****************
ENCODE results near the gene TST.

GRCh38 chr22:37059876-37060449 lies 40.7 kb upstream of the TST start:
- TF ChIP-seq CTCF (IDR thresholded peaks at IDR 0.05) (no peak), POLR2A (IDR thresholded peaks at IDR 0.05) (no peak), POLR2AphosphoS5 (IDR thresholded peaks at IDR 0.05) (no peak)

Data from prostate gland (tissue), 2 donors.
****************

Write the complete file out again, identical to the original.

ENCODE results near the gene TST.

GRCh38 chr22:37059876-37060449 lies 40.7 kb upstream of the TST start:
- TF ChIP-seq CTCF (IDR thresholded peaks at IDR 0.05) (no peak), POLR2A (IDR thresholded peaks at IDR 0.05) (no peak), POLR2AphosphoS5 (IDR thresholded peaks at IDR 0.05) (no peak)

Data from prostate gland (tissue), 2 donors.